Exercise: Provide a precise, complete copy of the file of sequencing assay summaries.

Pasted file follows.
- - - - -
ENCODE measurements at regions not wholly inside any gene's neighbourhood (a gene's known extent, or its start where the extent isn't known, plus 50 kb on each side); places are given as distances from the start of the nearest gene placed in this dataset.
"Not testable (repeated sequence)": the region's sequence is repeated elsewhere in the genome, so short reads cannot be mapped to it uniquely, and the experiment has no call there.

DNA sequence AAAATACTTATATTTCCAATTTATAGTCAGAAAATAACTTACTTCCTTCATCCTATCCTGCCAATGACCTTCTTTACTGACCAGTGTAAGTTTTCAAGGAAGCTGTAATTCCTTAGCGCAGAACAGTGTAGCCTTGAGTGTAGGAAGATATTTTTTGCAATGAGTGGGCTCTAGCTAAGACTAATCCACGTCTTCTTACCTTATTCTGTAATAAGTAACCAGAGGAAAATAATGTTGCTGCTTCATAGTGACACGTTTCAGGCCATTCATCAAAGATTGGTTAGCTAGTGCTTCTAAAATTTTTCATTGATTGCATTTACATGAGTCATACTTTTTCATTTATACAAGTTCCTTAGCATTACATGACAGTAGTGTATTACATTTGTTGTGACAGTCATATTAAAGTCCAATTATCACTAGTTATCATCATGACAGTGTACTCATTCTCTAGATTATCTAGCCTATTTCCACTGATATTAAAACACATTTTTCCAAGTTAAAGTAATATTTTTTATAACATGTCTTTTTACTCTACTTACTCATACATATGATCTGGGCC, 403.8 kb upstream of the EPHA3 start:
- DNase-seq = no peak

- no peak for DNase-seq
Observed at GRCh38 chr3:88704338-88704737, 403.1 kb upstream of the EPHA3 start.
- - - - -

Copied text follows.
ENCODE measurements at regions not wholly inside any gene's neighbourhood (a gene's known extent, or its start where the extent isn't known, plus 50 kb on each side); places are given as distances from the start of the nearest gene placed in this dataset.
"Not testable (repeated sequence)": the region's sequence is repeated elsewhere in the genome, so short reads cannot be mapped to it uniquely, and the experiment has no call there.

DNA sequence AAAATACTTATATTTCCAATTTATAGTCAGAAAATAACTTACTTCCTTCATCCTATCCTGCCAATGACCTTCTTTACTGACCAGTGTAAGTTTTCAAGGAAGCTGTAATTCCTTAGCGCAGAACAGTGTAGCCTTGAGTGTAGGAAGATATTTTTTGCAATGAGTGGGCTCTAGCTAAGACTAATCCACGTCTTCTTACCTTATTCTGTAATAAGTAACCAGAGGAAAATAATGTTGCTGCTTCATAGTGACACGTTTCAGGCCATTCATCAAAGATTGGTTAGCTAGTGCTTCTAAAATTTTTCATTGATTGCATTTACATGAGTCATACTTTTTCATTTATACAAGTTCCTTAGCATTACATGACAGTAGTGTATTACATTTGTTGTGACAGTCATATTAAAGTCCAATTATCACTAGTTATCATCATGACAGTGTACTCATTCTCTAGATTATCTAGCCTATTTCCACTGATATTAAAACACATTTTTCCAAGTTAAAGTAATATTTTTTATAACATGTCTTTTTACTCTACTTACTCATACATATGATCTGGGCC, 403.8 kb upstream of the EPHA3 start:
- DNase-seq = no peak

- no peak for DNase-seq
Observed at GRCh38 chr3:88704338-88704737, 403.1 kb upstream of the EPHA3 start.